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This is one of the dullest most turgid works of history that I have yet come across. How many times the reader, Nadia May, must have fallen asleep I don?t know!
The author has taken out too large a canvass for his work; he lacks the judgement to distinguish the detail that may be of interest a lay audience or perhaps the nature of this work did not lend itself to any audience but an academic one?
Not for the general reader.
12 of 12 people found this review helpful
Nadia May was a bad choice. The book which a popular one (and the topic most interesting) was made boring and even somewhat confusing. The narrator should have had a better grasp of Arabic, at the least, as there is no shortage of Arab speakers with native English language proficiency!!
5 of 5 people found this review helpful
You will definitely get your money's worth with this one! There is a tremendous amount of information here - a complete history of a people and a world religion.
One reason this is a good buy it that it merits more than one listen. After getting through the book once, one cannot help but gain the ability to absorb more detail on a second read.
Some of the highlights: (1) The description of the life of Muhammad, (2) The explanation of the divergence of Sunni and Shiite branches of Islam, (3) The discussion of the Sufi branch of Islam (4) The rise and fall of the influence of the Islamic world over history, (5) The Ottoman empire, and (6) How the current nations of the Middle East came to be.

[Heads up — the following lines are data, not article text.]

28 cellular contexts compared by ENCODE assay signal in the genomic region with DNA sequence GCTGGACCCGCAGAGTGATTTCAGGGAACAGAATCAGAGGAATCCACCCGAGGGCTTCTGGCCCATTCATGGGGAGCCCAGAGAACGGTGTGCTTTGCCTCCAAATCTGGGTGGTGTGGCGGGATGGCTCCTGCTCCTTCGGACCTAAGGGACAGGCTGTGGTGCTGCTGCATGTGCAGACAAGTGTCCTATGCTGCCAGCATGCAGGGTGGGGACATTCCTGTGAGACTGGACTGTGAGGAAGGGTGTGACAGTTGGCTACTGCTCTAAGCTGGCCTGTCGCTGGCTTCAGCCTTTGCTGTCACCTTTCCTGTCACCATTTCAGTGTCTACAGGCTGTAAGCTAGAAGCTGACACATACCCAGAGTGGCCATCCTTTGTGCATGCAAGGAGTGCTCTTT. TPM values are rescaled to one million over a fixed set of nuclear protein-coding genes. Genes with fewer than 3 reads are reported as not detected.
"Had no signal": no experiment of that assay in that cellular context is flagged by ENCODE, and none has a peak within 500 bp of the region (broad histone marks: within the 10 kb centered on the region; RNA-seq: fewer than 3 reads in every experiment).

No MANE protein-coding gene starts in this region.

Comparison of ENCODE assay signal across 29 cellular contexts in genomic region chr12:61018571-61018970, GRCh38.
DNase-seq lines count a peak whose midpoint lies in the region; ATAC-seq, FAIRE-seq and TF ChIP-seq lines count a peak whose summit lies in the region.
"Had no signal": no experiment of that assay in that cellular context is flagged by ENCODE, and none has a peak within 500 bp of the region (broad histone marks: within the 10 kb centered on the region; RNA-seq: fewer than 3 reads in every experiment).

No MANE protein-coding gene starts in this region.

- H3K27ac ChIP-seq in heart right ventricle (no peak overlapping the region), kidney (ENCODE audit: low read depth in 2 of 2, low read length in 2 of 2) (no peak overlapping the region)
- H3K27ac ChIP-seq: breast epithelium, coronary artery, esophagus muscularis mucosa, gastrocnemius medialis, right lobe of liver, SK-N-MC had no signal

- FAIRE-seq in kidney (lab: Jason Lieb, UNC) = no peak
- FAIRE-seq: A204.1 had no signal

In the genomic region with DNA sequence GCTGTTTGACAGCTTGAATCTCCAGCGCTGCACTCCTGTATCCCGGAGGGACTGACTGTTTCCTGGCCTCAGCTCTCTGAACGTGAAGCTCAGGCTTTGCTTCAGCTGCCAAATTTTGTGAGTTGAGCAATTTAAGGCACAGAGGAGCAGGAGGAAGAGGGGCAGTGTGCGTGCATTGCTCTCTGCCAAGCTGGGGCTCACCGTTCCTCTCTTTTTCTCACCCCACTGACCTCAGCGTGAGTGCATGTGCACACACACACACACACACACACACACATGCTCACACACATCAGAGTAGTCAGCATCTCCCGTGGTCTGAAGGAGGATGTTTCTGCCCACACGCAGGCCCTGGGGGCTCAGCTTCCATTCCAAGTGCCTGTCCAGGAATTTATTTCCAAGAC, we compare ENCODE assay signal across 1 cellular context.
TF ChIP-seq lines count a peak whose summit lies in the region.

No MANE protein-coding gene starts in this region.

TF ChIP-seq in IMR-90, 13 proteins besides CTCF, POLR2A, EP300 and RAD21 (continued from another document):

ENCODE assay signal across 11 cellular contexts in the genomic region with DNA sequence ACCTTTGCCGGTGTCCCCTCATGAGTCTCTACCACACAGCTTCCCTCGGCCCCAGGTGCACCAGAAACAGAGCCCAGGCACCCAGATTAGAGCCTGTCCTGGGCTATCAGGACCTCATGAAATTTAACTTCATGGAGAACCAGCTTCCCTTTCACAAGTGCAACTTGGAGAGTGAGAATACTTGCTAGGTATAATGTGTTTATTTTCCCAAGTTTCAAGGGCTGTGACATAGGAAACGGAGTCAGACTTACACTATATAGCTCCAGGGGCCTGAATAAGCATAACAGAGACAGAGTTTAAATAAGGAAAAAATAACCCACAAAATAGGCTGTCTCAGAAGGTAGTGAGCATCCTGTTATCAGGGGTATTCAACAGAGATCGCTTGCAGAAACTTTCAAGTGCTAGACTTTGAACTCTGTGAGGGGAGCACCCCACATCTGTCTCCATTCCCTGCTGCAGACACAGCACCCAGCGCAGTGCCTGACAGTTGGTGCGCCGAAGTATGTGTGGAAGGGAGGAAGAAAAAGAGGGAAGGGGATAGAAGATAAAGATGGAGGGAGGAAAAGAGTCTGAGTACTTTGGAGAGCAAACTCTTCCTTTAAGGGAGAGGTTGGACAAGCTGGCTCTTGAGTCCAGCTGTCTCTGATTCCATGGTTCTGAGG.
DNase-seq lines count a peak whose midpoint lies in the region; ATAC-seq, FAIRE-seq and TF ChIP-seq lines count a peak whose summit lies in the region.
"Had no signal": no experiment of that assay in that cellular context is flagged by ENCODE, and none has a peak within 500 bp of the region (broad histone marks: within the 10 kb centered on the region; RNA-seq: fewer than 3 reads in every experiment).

Although much longer, this book was light years better than "Islam: A Short Introduction".
The only downside to the book was trying to juggle all of the Middle Eastern names, which can be difficult. Although not a "downside" in the traditional sense, I did feel that the author may have shown some bias in describing some of the Arab/Israeli conflicts of the past century.
All in all - very highly recommended. Definitely something worthy of multiple listens.
60 of 62 people found this review helpful
First off let me say that going into this book I did not have a really good understanding of Arab or Muslim culture. Now that I'm done I feel like I got a really good basis with which to understand these cultures.
This book doesn't explain in-depth the rise and fall of specific governments and nations, but rather details and profiles the peoples that populated them. It dives into the religious and social development in the Muslim countries. At this point I feel like I need to read a lot more books on more specific histories.
My only real critique of this book is that it's hard to keep all of the terminology straight in my head (Thank goodness for Wikipedia). It was really easy to zone out to this audiobook. The way it was written made it hard to pick back up and figure out what had been going on.
Probably the biggest plus of this book is that it doesn't feel like it's written from a western perspective. I would highly recommend this book as a good dive-in immersion experience.
9 of 9 people found this review helpful